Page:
Martin Scorsese on Story
You’ve made it clear that you’re big on story, but not big on plot and I’d like you to talk about the difference between story and plot if you would.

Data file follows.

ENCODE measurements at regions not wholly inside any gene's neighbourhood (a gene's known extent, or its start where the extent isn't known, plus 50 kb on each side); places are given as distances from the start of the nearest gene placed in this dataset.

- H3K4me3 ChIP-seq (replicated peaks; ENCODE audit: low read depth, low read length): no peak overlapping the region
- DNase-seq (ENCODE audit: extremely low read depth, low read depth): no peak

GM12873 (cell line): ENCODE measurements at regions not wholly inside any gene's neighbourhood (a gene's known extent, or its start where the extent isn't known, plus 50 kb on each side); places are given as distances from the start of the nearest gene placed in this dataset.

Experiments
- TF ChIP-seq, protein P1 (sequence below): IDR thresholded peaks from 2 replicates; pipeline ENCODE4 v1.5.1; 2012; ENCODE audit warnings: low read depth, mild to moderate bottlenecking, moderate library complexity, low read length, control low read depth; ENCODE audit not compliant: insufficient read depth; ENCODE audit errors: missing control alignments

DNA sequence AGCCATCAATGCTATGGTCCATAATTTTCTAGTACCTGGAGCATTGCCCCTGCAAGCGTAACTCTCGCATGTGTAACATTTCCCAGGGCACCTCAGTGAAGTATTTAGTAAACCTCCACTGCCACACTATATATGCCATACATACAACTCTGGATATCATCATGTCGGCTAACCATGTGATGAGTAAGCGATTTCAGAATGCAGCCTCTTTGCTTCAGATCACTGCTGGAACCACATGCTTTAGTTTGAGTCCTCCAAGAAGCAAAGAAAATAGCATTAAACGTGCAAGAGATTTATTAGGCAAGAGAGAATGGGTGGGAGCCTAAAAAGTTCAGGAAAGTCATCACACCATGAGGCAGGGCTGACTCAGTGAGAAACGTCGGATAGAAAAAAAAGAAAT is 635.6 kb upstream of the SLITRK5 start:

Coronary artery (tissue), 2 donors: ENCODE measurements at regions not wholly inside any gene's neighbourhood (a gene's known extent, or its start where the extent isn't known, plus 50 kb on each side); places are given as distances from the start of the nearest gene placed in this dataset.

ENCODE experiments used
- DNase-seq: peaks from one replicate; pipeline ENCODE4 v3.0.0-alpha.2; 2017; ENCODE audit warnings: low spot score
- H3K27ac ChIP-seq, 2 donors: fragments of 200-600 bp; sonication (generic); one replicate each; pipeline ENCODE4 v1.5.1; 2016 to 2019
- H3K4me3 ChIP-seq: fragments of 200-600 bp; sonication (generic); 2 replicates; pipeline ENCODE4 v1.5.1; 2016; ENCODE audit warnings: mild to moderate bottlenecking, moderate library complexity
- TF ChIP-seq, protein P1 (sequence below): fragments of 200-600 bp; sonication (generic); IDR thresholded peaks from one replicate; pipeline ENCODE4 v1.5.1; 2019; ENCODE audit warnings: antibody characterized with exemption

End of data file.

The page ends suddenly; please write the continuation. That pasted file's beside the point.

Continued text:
I just found that over the years… the films that I constantly revisited, or saw repeatedly, held up longer for me… not because of plot, but because of character and a very different approach to story. For example, talk about Hitchcock: When we see his films in the fifties, as they came out: Strangers of a Train; Rear Window; Vertigo; North by Northwest; Psycho. But I think, the films of Hitchcock I enjoy watching repeatedly… The Wrong Man, for example. As a picture I’ve used repeatedly as an example of mood, paranoid style, beautiful New York location photography… I screened [it] for Michael Chapman, Paul Schrader and everybody for Taxi Driver. And I think, maybe ultimately, it’s one of the reasons I said Bernard Herman had to do the score. I talked about the paranoid camera moves, the feelings of threat, and if you know the picture, Henry Fonda has to go to the… pay on his insurance in Queens. It was kind of interesting to see it, but he’s standing behind the counter and the woman’s looking over, and you see Henry Fonda from her point-of-view, and she thinks he’s the robber, because he had just robbed this place earlier, and she thinks he’s come back. The way the camera moves and her perception… excellent, excellent, excellent bit part players: ’cause they can kill you if you don’t get the right person. The fear, the anxiety, the paranoia… it’s all done through the camera and the person’s face. I find that is more interesting to me. I saw Rebecca, maybe ten times, fourteen times, but at a certain point, for me, the style of Hitchcock in that film is only in the sequence where Mrs. Dampers shows Rebecca’s room to Joan Fontaine. That’s about it. For the rest of it, I know the plot and it’s not interesting anymore.